A Christmas Carol, by Charles Dickens
Marley was dead: to begin with. There is no doubt whatever about that. The register of his burial was signed by the clergyman, the clerk, the undertaker, and the chief mourner. Scrooge signed it: and Scrooge's name was good upon 'Change, for anything he chose to put his hand to. Old Marley was as dead as a door-nail.
Mind! I don't mean to say that I know, of my own knowledge, what there is particularly dead about a door-nail. I might have been inclined, myself, to regard a coffin-nail as the deadest piece of ironmongery in the trade. But the wisdom of our ancestors is in the simile; and my unhallowed hands shall not disturb it, or the Country's done for. You will therefore permit me to repeat, emphatically, that Marley was as dead as a door-nail.This so connects to "the medium is the message"-- he's saying that the "the simile" or cliche (the medium) is itself significant, "the wisdom of our ancestors." And all to justify using a "dead" image!
Dickens shows us that we can have fun. The opening of a book doesn't have to be just about getting the information in the right order. (The first paragraph kind of does that, by identifying the main characters-- Scrooge and Marley-- and the setting: the 'Change would be recognized by his contemporary readers as the City of London, as we'd know "Wall Street" was New York). But the second paragraph goes off and is just fun. Oh, considering that Marley's ghost appears in the next page and casts doubt on how dead "dead as a doornail" is, the discussion of the cliche sets up a comic motif. But mostly it's just for fun, laughing at our tendency to use somewhat incomprehensible cliches which don't bear close examination. Dickens shows he's still entertained by the language, a very good thing in a writer. And of course, by use of the term "as a doornail," he forces the questions-- what is "dead"? What is "living"?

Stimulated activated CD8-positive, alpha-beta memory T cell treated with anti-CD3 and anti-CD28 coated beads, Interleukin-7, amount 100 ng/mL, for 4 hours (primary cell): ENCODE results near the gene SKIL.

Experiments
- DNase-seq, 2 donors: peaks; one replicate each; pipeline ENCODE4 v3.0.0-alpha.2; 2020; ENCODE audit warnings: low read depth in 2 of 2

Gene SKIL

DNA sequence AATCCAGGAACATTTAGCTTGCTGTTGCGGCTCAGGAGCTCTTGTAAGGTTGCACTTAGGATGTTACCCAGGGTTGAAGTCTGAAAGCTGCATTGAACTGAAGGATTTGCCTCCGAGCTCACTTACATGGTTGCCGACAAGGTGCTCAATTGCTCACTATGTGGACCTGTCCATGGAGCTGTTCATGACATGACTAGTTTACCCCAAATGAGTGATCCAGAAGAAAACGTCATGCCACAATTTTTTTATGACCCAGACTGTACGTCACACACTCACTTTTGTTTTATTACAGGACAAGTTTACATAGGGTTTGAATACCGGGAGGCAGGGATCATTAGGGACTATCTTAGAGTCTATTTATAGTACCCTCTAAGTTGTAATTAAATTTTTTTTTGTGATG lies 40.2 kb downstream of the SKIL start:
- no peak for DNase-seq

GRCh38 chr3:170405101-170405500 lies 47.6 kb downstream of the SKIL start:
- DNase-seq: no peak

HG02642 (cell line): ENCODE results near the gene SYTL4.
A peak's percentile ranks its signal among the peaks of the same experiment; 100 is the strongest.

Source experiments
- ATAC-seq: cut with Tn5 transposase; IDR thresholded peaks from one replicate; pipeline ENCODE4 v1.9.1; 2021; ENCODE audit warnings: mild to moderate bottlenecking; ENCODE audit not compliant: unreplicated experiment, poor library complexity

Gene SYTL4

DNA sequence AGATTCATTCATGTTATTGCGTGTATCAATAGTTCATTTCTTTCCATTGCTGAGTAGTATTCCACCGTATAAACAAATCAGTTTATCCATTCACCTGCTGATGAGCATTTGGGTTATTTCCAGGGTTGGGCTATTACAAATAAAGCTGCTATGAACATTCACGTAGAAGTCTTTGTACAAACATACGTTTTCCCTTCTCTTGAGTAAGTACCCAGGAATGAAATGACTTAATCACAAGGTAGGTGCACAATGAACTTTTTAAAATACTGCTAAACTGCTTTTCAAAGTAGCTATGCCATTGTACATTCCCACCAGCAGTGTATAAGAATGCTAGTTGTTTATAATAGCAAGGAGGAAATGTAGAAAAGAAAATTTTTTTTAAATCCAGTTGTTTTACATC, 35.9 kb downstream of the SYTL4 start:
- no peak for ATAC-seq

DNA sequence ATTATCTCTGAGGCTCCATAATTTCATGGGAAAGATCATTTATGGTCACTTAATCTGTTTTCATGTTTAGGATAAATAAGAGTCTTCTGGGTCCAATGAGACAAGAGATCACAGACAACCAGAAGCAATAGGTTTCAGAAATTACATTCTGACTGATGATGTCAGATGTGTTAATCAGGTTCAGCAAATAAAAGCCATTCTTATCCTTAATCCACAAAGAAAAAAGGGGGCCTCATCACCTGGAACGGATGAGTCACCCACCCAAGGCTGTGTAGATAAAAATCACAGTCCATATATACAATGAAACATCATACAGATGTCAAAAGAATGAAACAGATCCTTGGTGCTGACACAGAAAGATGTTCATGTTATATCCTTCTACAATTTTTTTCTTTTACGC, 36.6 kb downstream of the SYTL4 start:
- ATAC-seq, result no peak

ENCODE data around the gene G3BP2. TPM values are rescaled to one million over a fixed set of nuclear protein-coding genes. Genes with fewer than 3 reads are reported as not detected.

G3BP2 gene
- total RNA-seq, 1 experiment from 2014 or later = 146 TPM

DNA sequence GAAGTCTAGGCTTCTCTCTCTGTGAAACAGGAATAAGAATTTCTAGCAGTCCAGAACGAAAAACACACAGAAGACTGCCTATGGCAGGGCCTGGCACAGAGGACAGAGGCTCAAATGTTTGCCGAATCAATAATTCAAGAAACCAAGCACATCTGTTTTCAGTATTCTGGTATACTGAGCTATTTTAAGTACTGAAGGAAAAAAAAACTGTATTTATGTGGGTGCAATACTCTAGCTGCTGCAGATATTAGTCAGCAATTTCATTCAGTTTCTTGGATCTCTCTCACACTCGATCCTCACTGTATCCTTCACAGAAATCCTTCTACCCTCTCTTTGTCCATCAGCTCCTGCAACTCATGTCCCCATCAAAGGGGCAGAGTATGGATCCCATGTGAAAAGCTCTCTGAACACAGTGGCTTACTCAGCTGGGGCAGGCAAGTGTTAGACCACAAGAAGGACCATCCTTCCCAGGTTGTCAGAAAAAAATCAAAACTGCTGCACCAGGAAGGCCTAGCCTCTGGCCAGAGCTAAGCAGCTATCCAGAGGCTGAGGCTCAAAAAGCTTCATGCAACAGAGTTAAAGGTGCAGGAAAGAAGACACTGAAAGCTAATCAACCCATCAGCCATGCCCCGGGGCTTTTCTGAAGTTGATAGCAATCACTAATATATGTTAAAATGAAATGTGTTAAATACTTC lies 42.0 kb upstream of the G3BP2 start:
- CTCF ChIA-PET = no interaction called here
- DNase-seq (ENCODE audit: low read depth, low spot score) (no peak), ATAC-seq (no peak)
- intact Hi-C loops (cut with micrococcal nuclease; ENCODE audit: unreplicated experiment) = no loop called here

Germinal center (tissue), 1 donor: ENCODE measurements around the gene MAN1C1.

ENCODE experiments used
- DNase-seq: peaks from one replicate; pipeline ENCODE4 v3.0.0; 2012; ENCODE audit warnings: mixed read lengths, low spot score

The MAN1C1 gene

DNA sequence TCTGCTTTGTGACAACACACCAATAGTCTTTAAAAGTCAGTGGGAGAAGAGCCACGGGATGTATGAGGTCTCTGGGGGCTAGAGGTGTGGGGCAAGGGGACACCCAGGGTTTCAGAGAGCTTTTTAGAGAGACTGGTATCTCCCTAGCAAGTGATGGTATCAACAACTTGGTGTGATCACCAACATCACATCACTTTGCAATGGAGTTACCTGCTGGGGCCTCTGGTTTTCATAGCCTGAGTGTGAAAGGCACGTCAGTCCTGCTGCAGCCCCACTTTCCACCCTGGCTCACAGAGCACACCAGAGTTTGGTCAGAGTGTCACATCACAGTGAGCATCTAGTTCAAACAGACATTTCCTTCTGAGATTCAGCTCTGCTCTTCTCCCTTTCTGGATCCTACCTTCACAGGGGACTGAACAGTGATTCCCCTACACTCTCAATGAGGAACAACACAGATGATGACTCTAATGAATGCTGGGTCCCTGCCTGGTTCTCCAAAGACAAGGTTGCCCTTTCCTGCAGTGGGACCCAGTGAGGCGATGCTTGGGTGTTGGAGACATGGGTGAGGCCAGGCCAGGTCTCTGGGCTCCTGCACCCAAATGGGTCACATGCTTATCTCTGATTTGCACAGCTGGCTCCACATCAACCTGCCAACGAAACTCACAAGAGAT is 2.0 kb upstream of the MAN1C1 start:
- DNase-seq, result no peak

There's no reason not to make that opening fun, in a fun way that complements the type of book. I don't mean a comic opening to a tragic novel, but an opening that perhaps sets up the ordinary world as interesting and lively before the tragedy occurs, or an opening description of some transcendent beauty or thoughtfulness, or a puzzle about some serious issue, like "am I me if I have no memory of my life?" or "when does psychic pain become insupportable?"
(And, interestingly, the character themes this sets up-- Scrooge's meticulous care for his reputation, his inability to truly feel anything, even sorrow, and of course the motif of record-keeping-- are all finished and contradicted by the close of the story... Dickens was an elegantly classical writer.)
But notice the economy there too-- we learn only as much as we absolutely need to. Marley was dead. Scrooge was connected to him enough that he was the chief mourner at the funeral. Do we need more than that? Obviously not, as Dickens "wastes" the second paragraph on some writerly joke. Keep that in mind when you think about what you have to insert into the opening paragraph: Probably a lot less than you think. If you're putting a lot more in there than a Victorian novelist does, for goodness sake, you're probably putting in too much.
So something to take away from this is that "information" isn't the most important attribute of an opening, is it? What else might be more important? I think Dickens is doing too more important things: First, he's setting up that "meticulous" motif of recordkeeping and specificity that will help unite the story. And second, he's setting up an ironic tone that starts us out as skeptics-- is Scrooge really mourning? Is Marley really dead? If he is, why do they keep saying it and having to prove it with signatures?
Again, I'm not sure most of us could write an opening with this kind of fractal quality when we start the story. I think this probably was created after the draft was finished and the writer know what themes and questions and tone were developed in the story.